When the British journalists arrive, presumably because of shared language, we’re grouped together and taken on a tour of the facilities available to kids and teens as well as the spa, where you can get everything from stones to creams put on your aching body, enjoy the steam room and take a swim in an impressive pool that looks like something out of a Russian oligarch’s mansion.

For kids, there’s a playroom where a scarily butch-looking lady (who will later this night be seen in a black blazer, pumping her fists in the air to the cover band’s rendition of Highway to Hell) is in charge of taking care of the little ones, who are given plenty of opportunities to exercise, learn to ski and generally enjoy themselves while mom and dad glide down the hills above. In the teen room, your surly adolescents can DJ, play video games, make movies and watch them in the dark of the screening room.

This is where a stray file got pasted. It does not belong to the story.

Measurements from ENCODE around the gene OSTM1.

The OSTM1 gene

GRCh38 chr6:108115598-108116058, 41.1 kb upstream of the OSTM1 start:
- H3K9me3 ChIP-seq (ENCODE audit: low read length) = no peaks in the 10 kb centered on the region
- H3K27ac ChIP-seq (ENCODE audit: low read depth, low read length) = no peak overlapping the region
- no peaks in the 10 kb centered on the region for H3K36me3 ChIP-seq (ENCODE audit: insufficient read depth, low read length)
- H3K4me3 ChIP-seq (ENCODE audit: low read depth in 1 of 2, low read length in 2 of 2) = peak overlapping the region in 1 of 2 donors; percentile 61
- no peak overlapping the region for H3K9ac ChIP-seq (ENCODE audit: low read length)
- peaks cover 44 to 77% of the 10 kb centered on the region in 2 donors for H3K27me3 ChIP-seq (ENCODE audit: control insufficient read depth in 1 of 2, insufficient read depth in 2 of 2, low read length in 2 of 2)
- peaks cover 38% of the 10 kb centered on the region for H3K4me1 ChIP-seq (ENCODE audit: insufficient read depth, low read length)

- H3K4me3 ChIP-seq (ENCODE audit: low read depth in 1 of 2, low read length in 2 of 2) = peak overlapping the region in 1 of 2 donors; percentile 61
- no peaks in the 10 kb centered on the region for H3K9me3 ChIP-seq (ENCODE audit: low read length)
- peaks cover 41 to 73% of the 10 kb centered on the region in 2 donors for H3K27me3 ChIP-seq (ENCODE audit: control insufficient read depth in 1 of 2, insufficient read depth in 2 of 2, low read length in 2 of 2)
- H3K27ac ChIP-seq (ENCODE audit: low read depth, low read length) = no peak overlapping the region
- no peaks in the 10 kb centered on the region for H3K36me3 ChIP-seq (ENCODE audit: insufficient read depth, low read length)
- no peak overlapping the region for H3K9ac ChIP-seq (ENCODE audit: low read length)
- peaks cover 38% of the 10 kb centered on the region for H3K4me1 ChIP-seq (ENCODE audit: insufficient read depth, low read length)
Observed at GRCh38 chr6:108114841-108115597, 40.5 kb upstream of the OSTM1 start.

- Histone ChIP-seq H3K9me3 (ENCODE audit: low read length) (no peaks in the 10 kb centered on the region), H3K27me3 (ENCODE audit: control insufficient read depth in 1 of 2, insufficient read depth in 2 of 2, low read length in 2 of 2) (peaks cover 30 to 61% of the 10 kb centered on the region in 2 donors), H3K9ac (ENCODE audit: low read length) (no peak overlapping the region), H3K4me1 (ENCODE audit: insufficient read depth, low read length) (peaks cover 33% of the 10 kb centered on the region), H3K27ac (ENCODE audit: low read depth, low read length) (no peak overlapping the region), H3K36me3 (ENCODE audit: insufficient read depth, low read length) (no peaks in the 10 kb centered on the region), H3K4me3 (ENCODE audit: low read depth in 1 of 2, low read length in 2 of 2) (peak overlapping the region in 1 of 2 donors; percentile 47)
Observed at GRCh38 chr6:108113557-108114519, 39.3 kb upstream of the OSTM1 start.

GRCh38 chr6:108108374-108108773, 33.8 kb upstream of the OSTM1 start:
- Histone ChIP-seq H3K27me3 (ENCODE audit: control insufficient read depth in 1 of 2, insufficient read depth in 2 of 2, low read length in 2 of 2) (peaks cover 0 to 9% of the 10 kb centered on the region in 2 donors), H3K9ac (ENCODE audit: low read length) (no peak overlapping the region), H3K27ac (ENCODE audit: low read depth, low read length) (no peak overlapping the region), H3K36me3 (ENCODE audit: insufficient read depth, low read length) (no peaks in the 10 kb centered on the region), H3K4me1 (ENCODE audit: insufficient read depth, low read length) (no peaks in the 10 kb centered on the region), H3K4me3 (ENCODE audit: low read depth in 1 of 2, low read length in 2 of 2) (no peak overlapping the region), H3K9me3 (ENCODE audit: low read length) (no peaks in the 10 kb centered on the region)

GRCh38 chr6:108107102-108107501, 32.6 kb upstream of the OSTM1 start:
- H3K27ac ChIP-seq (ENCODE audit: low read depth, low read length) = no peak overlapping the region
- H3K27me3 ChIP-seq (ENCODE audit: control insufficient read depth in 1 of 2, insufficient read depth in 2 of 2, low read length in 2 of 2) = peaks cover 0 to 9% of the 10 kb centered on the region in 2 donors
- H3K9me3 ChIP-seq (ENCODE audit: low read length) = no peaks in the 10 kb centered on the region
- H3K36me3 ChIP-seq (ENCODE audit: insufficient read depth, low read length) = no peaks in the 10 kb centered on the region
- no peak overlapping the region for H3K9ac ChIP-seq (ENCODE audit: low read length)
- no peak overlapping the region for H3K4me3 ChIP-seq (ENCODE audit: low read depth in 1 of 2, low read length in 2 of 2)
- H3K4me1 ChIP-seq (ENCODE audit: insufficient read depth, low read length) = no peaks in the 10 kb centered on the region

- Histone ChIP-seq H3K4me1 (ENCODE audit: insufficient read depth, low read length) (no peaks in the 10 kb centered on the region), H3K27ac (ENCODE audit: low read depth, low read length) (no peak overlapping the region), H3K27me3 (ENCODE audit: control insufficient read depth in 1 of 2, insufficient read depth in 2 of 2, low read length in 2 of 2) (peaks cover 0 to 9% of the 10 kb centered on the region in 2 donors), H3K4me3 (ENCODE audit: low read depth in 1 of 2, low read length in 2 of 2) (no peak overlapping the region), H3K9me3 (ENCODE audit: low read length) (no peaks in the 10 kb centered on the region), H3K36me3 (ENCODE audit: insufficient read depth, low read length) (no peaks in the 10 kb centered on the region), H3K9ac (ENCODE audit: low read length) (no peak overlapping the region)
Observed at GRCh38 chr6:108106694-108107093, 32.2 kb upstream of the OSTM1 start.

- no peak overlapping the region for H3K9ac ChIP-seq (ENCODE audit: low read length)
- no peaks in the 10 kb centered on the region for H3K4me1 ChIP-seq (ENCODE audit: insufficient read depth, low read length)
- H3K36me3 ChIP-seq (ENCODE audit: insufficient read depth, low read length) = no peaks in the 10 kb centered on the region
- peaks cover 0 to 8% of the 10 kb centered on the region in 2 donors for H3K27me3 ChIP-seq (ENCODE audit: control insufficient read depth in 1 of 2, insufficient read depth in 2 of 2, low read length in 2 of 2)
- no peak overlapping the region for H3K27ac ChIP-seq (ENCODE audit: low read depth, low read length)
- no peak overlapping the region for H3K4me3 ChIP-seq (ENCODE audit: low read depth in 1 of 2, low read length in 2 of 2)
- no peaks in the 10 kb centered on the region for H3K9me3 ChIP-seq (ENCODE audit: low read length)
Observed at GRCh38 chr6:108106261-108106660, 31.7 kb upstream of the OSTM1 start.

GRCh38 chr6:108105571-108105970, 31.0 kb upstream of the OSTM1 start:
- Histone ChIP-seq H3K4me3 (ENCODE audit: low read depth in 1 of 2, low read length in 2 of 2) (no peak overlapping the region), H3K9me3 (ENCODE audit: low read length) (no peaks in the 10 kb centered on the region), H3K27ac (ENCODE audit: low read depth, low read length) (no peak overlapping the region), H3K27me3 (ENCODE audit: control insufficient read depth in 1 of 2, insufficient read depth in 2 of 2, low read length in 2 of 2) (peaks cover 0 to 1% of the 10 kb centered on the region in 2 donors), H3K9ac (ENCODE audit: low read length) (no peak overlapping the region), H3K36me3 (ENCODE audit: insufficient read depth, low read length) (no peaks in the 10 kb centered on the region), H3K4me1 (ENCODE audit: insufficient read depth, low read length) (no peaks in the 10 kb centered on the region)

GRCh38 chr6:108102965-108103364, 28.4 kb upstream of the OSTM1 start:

For those tired of the buffet, there is an à la carte restaurant, where preference is given to chalet and five-trident residents, but if you book you can get a place and enjoy some fine French offerings.

Tonight ’s party is a gala, all-black affair, replete with GOs dressed and dancing like swing kids, bars made of ice, the opportunity to have a funky group shot taken against a snowy background,

dressed in goggles, hats and other comic props — an opportunity we take full advantage of because it’s all linked up to a photo printer, where we jostle with the Japanese waiting for our postcards to pop out.